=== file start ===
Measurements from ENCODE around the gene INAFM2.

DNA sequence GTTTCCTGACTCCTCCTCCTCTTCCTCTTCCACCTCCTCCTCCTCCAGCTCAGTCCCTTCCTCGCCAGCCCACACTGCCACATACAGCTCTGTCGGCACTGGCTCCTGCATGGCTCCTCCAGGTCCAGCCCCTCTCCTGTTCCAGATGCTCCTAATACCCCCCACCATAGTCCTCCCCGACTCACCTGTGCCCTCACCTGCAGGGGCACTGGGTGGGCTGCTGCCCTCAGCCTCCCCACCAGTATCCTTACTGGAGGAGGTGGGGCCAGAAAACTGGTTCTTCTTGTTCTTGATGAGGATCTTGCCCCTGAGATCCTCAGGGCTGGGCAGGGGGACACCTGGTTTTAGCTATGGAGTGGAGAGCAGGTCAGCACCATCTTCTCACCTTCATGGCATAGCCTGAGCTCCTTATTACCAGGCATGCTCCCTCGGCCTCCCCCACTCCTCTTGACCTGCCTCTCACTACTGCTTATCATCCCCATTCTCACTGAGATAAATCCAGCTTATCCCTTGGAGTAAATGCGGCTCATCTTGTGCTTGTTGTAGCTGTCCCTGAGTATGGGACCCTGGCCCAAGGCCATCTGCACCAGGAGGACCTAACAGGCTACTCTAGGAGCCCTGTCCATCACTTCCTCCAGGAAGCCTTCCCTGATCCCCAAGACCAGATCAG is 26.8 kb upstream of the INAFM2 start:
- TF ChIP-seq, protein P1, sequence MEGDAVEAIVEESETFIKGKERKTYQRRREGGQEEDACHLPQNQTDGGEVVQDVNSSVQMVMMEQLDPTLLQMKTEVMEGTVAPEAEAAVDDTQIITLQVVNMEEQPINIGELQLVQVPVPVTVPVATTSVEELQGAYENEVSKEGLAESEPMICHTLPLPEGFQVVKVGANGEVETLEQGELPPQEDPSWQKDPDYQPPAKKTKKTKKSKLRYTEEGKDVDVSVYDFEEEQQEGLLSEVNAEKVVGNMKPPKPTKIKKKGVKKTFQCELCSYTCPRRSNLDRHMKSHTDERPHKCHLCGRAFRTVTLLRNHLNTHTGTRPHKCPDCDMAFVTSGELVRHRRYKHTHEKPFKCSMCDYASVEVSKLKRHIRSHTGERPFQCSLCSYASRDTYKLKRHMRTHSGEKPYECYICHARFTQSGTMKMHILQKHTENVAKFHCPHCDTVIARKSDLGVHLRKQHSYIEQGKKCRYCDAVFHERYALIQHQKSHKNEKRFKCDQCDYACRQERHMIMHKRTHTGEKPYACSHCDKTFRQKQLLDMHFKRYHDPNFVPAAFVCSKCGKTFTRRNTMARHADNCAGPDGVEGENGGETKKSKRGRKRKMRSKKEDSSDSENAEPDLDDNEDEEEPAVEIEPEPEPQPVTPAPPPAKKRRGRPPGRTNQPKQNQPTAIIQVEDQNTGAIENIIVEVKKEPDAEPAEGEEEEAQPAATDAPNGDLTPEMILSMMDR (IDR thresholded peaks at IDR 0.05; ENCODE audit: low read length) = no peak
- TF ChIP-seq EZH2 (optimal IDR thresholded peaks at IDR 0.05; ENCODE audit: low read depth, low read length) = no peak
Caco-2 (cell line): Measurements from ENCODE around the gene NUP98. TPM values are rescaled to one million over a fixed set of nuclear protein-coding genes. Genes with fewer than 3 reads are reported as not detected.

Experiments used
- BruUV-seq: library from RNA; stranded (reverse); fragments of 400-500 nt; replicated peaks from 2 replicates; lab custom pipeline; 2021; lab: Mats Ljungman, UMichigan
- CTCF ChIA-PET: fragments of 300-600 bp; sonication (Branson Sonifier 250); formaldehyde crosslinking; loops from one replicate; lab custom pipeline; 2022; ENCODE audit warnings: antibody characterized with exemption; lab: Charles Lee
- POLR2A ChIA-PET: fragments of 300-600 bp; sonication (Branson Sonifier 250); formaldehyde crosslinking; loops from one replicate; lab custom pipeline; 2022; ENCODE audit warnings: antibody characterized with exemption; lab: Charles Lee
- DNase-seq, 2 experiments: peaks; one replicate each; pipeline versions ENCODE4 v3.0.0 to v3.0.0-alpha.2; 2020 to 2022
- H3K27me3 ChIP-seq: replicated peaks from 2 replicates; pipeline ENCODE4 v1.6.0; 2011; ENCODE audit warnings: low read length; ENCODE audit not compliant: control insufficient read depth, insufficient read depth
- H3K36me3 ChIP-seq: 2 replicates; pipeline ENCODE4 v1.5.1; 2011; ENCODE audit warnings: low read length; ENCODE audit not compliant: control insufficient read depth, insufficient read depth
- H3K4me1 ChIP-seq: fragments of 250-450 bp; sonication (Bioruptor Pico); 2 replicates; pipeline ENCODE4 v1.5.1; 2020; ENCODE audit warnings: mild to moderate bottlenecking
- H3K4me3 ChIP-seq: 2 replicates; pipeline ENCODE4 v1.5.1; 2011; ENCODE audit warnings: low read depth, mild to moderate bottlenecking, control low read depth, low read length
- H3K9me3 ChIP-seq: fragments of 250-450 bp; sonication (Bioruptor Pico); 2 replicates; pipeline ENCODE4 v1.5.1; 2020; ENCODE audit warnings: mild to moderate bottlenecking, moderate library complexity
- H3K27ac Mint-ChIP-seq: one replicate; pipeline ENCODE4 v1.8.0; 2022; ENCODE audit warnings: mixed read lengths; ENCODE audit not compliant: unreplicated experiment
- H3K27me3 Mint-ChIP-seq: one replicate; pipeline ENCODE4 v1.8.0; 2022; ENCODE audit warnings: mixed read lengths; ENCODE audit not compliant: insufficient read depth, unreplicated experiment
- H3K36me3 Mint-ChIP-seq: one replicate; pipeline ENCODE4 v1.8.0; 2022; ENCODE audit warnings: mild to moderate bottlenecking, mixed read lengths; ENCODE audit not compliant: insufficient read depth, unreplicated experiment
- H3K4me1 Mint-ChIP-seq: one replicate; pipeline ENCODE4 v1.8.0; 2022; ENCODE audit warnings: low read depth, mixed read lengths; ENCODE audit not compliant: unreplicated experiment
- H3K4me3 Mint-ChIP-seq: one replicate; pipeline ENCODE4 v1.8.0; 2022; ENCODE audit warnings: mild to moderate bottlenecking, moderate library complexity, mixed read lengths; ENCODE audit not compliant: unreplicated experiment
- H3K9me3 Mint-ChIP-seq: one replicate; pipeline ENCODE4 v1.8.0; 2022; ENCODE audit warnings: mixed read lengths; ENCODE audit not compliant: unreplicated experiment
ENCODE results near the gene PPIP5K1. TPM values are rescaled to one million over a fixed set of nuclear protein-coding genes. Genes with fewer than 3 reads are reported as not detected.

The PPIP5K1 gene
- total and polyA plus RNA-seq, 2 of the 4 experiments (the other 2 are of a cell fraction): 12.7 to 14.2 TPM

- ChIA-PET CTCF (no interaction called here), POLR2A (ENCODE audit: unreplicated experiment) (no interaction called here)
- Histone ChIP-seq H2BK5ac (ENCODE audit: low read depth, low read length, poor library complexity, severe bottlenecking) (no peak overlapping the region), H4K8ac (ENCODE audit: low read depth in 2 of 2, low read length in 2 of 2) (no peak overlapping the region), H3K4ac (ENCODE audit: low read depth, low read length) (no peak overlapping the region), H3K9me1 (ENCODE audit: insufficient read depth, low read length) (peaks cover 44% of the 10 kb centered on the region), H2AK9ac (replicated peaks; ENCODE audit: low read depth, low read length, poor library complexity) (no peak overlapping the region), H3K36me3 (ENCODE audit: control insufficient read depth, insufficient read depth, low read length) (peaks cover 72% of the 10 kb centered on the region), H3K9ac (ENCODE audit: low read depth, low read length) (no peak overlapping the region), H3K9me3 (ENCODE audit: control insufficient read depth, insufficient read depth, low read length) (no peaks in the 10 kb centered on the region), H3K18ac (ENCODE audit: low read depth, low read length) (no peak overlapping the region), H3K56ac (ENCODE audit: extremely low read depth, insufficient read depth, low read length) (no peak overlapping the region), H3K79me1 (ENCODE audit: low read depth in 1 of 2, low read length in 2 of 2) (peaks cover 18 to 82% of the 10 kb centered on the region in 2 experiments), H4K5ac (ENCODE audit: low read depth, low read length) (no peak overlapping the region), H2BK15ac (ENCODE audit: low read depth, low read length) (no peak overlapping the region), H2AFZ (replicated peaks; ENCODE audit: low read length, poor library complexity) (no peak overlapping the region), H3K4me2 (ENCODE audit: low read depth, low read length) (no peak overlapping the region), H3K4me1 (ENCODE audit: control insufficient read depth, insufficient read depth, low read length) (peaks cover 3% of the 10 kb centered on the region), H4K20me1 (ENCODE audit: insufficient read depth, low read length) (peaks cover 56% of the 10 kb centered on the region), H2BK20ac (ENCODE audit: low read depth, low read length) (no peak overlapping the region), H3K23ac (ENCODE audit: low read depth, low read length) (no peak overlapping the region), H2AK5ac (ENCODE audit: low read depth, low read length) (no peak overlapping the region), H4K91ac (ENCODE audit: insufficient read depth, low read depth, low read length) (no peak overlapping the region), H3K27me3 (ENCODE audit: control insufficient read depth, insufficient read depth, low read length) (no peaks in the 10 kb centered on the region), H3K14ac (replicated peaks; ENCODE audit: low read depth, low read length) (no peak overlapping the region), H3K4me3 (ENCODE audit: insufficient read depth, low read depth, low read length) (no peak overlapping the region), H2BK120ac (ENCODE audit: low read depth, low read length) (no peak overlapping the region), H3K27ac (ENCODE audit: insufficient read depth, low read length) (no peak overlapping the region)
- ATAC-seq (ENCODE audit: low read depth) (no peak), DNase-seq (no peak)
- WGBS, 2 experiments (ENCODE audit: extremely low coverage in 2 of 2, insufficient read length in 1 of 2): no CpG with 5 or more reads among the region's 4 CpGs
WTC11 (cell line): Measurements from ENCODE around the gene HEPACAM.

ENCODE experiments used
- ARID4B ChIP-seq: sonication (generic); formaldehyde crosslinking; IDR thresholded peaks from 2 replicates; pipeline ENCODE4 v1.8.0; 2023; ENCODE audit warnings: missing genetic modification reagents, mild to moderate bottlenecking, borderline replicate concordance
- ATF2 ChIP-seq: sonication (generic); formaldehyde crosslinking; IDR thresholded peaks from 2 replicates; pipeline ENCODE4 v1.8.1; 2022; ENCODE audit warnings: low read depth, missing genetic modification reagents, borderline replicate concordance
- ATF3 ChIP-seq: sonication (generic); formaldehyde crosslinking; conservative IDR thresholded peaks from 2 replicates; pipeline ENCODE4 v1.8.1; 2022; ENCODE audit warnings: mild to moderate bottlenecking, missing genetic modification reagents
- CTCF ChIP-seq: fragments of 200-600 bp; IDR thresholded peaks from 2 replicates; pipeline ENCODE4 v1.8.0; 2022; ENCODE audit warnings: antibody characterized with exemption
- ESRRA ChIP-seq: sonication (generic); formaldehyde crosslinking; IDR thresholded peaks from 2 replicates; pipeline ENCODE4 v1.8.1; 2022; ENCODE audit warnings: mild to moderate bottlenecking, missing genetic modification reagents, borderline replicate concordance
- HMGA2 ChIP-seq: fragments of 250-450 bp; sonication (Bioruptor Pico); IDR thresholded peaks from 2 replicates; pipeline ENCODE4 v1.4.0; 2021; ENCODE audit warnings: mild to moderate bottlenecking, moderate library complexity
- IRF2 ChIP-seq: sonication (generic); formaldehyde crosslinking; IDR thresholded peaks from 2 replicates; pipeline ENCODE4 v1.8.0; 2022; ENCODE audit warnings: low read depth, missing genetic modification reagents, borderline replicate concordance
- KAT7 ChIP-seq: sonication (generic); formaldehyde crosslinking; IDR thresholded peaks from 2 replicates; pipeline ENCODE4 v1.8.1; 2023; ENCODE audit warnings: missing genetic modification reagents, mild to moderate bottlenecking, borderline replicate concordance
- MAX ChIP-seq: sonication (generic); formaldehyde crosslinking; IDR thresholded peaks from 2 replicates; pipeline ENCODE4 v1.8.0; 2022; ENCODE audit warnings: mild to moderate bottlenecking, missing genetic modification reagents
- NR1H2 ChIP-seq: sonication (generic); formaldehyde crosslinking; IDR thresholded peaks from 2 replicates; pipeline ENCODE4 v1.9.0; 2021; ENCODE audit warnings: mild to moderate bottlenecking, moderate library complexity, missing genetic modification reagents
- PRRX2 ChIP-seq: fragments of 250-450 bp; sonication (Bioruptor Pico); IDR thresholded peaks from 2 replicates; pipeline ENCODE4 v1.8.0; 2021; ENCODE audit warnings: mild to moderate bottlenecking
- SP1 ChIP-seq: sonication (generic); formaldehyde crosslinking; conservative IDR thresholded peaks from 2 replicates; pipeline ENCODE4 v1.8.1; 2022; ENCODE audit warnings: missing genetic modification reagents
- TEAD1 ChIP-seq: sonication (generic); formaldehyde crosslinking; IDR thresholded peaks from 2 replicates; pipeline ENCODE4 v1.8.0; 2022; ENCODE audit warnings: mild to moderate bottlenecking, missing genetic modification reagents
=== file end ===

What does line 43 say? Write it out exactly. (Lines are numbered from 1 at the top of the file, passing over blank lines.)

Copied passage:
- TEAD1 ChIP-seq: sonication (generic); formaldehyde crosslinking; IDR thresholded peaks from 2 replicates; pipeline ENCODE4 v1.8.0; 2022; ENCODE audit warnings: mild to moderate bottlenecking, missing genetic modification reagents